In addition, we need to think about how this particular shorthand, “no fats or fems,” functions, not simply as a kind of disavowal (I cannot desire what I fear I might be), though that has its merits, but, I think, as a kind of tic that registers, at times, our inability to speak about desire. Even a stated preference for the hefty and the feminine is not without its own stammer. It’s no coincidence, I think, that some of the most successful love songs and sex songs retreat into the non-discursive whoops and squeals, moans and groans of sexual feeling, registering the inability of language to register desire or pleasure. Here, we might imagine a personals ad that reads: “eheheheh ahhhhhh, eeep eeep eeep, huzzah!”
How, for instance, can we speak about the intangible: that “hotness” is often deeply situational, many times unexpected, indeed idiosyncratic; that visual pleasure might be divorced from other kinds of pleasures, there being no necessary correlation (hence my frustration with commentators who believe pretty bodies make for good lovers); that, to paraphrase Wilde, anything can become pleasurable if done enough; that the domain of pleasure shares much with expectation and surprise (hence, again, my frustration at the question, “tell me what you like,” which, I think, attempts to codify what might elude codification; how, for instance, rimming might be wonderful with one person and ho-hum with another and disgusting with yet another, which is not to say that disgust has no place in sexual pleasure [Jonathan Dollimore has a great essay on this]).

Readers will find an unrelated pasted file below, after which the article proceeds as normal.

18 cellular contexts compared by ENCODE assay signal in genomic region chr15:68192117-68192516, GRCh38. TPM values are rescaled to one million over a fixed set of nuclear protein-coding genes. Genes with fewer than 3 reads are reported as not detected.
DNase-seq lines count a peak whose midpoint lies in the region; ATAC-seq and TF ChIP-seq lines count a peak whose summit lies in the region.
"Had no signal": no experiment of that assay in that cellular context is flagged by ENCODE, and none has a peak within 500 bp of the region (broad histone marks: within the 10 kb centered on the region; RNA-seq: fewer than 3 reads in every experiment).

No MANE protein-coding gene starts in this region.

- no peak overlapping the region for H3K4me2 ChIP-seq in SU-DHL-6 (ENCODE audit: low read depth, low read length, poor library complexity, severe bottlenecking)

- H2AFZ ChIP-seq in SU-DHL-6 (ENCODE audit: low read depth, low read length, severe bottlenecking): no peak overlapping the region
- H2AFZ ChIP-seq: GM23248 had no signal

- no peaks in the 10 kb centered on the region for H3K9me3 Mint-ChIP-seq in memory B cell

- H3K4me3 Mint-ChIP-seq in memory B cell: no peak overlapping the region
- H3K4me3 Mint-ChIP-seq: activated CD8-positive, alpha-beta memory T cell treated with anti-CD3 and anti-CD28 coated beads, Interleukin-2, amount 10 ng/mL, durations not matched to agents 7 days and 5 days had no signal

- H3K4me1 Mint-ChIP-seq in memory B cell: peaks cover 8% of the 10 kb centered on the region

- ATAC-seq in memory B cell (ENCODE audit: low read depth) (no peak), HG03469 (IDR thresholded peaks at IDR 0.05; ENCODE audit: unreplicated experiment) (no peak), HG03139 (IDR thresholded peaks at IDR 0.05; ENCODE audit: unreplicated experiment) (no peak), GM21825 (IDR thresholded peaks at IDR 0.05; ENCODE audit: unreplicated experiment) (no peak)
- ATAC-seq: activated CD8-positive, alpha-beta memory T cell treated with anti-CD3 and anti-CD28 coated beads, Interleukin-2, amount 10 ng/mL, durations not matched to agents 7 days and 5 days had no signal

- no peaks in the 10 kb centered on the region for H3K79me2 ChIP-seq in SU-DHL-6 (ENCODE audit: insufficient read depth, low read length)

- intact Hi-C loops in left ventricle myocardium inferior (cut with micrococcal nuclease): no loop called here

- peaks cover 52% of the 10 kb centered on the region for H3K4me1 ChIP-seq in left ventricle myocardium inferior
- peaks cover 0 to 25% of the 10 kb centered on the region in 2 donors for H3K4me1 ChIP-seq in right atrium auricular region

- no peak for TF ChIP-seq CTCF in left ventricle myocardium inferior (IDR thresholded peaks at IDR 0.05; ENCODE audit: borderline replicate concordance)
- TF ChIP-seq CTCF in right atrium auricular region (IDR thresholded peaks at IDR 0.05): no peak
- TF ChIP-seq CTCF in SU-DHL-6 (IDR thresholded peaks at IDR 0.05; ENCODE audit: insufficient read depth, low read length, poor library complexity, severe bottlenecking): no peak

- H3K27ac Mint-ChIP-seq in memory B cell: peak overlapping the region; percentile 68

There is, to desire, a certain “I don’t know what it is” (I’m not pretentious enough to attempt the French) that eludes discourse. It is how we distinguish, for instance, between two people who look the same, act the same, sound the same, but who elicit completely different reactions. (The smart people who study affect have things to say about this).